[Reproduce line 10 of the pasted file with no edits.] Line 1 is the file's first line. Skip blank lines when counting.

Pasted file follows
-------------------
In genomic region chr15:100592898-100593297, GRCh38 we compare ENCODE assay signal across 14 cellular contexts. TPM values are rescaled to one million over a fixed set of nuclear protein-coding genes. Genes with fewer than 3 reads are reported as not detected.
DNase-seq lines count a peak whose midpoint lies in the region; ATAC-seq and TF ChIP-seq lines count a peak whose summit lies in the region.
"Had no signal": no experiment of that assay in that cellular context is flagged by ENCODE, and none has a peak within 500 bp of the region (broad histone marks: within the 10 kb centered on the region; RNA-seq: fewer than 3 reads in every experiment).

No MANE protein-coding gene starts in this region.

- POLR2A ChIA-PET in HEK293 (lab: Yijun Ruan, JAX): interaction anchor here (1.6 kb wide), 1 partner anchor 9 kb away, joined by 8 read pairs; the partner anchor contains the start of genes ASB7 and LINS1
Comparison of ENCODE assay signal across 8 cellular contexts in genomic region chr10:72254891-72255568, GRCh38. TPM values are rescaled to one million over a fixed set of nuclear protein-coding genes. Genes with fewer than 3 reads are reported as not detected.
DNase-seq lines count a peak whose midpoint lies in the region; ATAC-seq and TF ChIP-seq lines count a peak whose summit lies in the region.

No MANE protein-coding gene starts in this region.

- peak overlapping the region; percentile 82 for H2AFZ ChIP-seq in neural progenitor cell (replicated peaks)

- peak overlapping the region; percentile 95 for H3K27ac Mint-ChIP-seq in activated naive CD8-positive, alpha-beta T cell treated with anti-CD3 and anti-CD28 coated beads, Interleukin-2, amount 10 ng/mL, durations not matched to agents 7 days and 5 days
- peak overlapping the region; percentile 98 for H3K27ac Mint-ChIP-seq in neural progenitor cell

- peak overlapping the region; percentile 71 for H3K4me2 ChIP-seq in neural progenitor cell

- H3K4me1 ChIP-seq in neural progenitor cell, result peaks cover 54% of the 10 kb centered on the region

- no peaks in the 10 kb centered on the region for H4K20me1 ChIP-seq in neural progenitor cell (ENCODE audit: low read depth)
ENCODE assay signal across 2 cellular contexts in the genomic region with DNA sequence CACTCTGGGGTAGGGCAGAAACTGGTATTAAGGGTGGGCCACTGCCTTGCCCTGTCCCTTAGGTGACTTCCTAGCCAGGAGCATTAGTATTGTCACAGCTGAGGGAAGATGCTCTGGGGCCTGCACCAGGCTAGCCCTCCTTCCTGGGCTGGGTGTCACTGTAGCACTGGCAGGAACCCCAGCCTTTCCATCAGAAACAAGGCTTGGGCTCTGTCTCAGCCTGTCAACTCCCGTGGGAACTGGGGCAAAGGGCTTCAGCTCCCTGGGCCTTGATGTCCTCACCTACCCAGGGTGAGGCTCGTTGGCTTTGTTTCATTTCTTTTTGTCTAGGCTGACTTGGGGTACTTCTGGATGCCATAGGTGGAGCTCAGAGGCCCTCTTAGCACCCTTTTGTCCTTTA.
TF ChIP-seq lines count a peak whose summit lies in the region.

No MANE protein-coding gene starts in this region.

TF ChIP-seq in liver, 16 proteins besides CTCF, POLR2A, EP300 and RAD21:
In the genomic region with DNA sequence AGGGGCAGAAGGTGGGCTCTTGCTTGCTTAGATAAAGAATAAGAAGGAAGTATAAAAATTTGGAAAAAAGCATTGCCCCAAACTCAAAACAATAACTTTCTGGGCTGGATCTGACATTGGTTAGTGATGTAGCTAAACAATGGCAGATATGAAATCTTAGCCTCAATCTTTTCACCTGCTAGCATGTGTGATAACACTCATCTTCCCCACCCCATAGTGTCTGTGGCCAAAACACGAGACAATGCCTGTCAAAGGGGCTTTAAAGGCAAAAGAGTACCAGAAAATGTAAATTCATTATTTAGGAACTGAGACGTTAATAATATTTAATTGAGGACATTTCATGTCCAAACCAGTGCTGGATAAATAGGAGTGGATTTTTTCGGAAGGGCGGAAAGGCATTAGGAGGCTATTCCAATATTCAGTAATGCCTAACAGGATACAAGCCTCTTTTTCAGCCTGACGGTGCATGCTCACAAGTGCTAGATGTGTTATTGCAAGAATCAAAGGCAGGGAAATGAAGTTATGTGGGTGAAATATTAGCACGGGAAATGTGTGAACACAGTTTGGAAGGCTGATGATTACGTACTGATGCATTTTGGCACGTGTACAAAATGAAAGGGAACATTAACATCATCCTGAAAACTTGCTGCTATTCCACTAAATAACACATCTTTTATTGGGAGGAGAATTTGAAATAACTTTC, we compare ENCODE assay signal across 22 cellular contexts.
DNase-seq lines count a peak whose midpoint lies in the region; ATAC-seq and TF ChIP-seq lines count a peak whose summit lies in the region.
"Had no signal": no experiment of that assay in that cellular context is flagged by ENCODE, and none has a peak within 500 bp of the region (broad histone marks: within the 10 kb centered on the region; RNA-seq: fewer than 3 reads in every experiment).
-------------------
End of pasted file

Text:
- peak overlapping the region; percentile 95 for H3K27ac Mint-ChIP-seq in activated naive CD8-positive, alpha-beta T cell treated with anti-CD3 and anti-CD28 coated beads, Interleukin-2, amount 10 ng/mL, durations not matched to agents 7 days and 5 days